I saw a picture of this article on Facebook and figured I’d Google it. So here you go, a fight between a mailbox and a teen on drugs.

 

By Jeremy Deutsch, Coquitlam Now July 20, 2012

In the battle of man versus mailbox, score this one a draw.

Port Moody police had their hands full over the weekend dealing with a teenager who decided to pick a fight with a mailbox, apparently while high on LSD.

The incident started around 5 a.m. Sunday at the corner of Moray Street and Portview Place.

Police were called to the area after a passerby saw someone dancing, talking then fighting a mailbox.

“Our members attended and saw this 15-year-old kid literally talking to this mailbox and full-out fighting it,” said Port Moody police spokesman Const. Luke van Winkel.

He said the officers tried to calm him down, but it was clear the teen, described as being six feet tall, was under the influence of some type of substance.

The incident turned serious when police tried to take him into custody.

The teen turned his rage toward the officers.

It ultimately took three officers to subdue the youth.

He was taken to hospital where he was treated for cuts and bruises and released with no charges.

“It’s just a kid who made some bad choices. Criminal charges aren’t in the best interest for that kid, ” Van Winkel said, adding police don’t believe the teen made a conscious decision to fight with the officers.

A pair of tweets was sent out by the police department that morning regarding the incident: “A call of a male fighting with a mailbox. Mailbox fighter arrested after violently fighting with police.”

The department said such incidents highlight the difficulties officers face when dealing with people on illegal substances.

“When people are on drugs – on these types of stimulants – it’s amazing what they can do, these are three big police officers,” Van Winkel said. “That’s part of the drug use.”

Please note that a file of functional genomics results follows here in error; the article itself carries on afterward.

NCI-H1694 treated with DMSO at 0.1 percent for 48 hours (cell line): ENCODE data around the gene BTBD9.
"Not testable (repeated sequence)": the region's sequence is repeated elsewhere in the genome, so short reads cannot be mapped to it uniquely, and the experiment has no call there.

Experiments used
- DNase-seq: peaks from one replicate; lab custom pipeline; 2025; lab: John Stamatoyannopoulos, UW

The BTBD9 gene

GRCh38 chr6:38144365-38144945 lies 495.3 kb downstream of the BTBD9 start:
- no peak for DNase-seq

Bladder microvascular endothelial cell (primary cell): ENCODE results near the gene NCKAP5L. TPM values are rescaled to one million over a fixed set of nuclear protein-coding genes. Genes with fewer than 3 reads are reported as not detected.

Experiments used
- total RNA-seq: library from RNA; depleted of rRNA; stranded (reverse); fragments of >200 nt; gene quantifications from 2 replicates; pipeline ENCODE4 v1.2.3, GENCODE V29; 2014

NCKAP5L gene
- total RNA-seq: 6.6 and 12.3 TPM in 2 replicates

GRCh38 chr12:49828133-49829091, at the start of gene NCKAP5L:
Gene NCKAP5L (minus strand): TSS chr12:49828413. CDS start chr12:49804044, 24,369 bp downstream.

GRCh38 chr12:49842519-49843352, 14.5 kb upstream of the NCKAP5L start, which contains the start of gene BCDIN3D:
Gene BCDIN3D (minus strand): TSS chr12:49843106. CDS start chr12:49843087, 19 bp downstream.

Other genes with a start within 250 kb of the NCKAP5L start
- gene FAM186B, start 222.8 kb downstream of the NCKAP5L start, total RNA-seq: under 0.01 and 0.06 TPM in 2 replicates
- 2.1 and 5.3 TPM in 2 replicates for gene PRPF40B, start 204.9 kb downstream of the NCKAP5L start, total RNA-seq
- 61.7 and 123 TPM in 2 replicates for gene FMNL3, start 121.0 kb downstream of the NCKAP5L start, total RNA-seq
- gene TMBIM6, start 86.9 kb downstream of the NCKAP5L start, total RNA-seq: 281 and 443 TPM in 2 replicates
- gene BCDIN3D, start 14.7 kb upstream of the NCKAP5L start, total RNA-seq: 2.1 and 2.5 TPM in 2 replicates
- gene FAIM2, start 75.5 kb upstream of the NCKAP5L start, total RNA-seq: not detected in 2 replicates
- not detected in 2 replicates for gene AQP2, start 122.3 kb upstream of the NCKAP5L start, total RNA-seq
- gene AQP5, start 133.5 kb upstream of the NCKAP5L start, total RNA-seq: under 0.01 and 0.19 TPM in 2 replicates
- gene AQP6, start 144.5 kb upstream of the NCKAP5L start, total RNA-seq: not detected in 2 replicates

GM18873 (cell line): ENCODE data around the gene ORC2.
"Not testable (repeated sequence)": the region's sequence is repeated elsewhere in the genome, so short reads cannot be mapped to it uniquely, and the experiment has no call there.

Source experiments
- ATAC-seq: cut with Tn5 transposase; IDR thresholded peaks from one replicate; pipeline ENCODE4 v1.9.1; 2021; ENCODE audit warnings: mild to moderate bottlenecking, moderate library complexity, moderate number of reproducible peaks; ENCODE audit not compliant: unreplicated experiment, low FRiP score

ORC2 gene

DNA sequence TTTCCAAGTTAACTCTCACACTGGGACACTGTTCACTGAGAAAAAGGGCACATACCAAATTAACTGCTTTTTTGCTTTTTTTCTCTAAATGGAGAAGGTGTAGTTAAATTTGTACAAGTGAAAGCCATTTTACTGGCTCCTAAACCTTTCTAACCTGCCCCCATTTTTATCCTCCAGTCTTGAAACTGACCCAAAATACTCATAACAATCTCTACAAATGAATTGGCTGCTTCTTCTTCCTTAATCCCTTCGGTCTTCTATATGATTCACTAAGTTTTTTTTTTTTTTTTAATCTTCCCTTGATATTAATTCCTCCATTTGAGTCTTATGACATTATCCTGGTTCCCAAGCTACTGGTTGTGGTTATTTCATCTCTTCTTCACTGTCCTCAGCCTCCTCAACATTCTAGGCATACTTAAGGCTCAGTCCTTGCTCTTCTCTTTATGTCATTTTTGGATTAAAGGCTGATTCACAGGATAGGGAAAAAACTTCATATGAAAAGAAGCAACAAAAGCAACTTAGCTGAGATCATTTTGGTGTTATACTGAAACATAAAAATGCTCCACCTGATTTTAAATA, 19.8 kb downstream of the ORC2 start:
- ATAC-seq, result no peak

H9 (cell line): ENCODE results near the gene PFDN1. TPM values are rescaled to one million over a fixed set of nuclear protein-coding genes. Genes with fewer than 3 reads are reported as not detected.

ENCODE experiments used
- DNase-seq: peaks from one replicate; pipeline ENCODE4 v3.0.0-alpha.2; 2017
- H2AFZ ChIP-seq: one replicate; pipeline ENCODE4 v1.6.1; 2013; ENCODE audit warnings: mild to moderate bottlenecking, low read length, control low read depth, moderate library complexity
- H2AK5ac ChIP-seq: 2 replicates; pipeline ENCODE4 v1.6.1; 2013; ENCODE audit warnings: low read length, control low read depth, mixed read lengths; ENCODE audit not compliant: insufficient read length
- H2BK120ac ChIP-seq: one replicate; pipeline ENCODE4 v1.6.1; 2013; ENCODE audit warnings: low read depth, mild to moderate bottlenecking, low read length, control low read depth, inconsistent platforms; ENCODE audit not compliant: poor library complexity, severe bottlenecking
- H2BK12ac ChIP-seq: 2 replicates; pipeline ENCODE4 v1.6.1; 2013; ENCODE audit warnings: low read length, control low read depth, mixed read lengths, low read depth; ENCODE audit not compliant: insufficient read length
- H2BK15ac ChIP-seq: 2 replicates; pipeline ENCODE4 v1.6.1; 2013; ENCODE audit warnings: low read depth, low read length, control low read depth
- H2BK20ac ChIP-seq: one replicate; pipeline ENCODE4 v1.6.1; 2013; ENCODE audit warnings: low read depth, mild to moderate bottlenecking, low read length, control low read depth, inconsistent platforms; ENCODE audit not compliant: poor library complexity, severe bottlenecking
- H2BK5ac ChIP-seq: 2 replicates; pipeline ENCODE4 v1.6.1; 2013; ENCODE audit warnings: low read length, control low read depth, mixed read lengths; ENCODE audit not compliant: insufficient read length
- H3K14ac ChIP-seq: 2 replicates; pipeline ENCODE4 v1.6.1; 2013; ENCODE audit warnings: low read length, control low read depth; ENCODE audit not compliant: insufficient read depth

He also noted it’s quite rare nowadays for teens to be using LSD, which is a hallucinogenic, because it can lead to a bad trip.

He added designer drugs like ecstasy are more common.

Every summer the reminder goes out, and every summer someone ignores the warning not to leave their child or pet in a warm car.

A recent incident has Port Moody police once again reminding motorists about the dangers posed by the hot weather.

Earlier this month, the department sent out a tweet regarding the incident.

“Two children, 1+3, locked in a sealed van parked in the sun. In 25 deg heat, car temp can be 100 in mins. There is no ‘gone just a minute.'”

Port Moody police spokesman Const. Luke van Winkel explained that the parent was running into the store and decided to leave the kids inside the van.

An officer was in the area and happened to come across the vehicle.

In this case, the parent came back to the car before any action was taken, noting they had only run into the store for a minute.

But police are quick to point out the risks are too great, even if it is just for a minute.

“From a policing perspective, if you’ve left your kids inside the car, you probably won’t have a window when you come back, because we’re going to be getting them out of there,” Van Winkel said.

In this case, he said the parent was given a warning, adding police find education works better than punishment.

Moving onward, since I plan on making use of my quickies to have more than a single story, you guys can enjoy this article as well.

A female elementary school teacher has been caught operating a hidden camera at a pool changing room, saying she “had an interest in the breasts of pretty girls,” although either because she is a woman or a teacher police and her school seem to have decided to let her get off with impunity.

The 24-year-old woman, a teacher at an elementary school in Tokyo’s Kunitachi city, had availed herself of the pool facilities at the Toshimaen amusement park in Nerima city in order to secretly install a camera in the female changing rooms there.

She was soon rumbled by a security guard who noted something suspicious and alerted police, who began an investigation.